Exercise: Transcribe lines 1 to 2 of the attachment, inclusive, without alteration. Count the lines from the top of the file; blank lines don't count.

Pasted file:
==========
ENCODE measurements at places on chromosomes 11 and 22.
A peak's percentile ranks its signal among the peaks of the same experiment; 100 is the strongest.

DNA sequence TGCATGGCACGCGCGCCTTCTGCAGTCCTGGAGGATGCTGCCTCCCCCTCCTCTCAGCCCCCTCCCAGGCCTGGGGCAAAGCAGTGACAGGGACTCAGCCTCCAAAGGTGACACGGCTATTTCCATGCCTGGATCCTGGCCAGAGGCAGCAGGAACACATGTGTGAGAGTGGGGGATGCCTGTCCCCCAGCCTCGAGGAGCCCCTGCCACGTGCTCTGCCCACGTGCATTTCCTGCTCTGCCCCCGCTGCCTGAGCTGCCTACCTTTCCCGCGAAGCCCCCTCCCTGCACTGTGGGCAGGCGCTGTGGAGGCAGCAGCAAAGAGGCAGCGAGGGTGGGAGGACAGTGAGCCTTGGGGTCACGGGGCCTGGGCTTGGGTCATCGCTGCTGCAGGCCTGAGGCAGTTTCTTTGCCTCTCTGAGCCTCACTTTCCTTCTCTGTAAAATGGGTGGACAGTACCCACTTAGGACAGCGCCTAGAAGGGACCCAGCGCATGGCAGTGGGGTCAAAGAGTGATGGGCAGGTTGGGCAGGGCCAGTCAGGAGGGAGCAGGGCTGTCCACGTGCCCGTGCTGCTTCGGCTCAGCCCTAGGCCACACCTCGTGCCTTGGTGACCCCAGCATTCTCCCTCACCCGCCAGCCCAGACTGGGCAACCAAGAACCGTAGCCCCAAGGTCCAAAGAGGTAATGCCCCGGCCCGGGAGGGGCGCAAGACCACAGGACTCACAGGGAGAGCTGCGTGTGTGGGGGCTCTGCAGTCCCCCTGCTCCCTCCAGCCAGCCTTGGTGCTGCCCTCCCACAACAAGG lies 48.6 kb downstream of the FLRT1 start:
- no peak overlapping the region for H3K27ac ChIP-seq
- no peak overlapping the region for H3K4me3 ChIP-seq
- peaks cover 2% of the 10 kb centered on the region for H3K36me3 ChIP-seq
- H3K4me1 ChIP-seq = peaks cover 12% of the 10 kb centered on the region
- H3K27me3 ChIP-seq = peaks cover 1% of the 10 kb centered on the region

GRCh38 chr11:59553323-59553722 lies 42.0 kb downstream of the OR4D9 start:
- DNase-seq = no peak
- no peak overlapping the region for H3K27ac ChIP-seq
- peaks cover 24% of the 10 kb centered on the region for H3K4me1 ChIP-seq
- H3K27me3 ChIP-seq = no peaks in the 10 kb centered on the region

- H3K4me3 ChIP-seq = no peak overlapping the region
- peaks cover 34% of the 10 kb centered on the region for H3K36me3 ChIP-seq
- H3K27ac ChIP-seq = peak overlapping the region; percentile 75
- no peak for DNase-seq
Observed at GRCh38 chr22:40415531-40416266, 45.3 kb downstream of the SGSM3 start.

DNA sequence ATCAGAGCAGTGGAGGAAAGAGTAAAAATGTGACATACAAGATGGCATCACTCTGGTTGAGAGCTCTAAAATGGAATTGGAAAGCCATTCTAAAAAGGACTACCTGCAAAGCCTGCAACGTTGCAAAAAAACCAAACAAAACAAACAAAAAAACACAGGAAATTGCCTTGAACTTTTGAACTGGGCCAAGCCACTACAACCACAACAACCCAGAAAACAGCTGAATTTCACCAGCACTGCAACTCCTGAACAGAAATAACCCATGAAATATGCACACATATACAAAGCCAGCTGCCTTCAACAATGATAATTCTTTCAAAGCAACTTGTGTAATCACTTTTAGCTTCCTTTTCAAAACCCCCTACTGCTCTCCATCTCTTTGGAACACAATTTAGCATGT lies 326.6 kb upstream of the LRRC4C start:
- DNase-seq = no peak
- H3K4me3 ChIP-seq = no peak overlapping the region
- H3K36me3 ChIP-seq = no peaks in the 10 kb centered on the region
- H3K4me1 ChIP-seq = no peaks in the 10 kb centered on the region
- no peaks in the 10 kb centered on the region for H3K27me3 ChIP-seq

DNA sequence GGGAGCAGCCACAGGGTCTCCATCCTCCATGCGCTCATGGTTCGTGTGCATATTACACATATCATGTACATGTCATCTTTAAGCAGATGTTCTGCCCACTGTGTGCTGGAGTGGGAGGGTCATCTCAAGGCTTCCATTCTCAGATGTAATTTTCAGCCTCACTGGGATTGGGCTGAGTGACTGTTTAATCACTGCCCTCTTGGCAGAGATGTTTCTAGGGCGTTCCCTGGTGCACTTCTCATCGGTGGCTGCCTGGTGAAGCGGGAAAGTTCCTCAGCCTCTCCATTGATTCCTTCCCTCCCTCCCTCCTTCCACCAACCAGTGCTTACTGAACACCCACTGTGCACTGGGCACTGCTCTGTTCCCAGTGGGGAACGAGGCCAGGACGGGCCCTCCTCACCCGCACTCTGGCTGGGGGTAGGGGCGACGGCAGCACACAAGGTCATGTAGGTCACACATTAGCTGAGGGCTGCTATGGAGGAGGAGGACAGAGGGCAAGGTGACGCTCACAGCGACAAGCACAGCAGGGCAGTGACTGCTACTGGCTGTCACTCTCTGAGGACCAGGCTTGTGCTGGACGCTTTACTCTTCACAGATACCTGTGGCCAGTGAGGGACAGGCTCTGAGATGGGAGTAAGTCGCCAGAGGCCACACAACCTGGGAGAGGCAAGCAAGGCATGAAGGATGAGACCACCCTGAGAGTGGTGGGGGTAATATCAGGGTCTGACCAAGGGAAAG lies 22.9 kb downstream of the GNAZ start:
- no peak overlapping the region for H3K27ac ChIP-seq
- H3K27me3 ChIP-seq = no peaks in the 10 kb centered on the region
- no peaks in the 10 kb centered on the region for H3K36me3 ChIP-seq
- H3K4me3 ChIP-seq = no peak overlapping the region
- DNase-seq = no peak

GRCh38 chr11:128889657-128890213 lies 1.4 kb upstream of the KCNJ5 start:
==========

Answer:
ENCODE measurements at places on chromosomes 11 and 22.
A peak's percentile ranks its signal among the peaks of the same experiment; 100 is the strongest.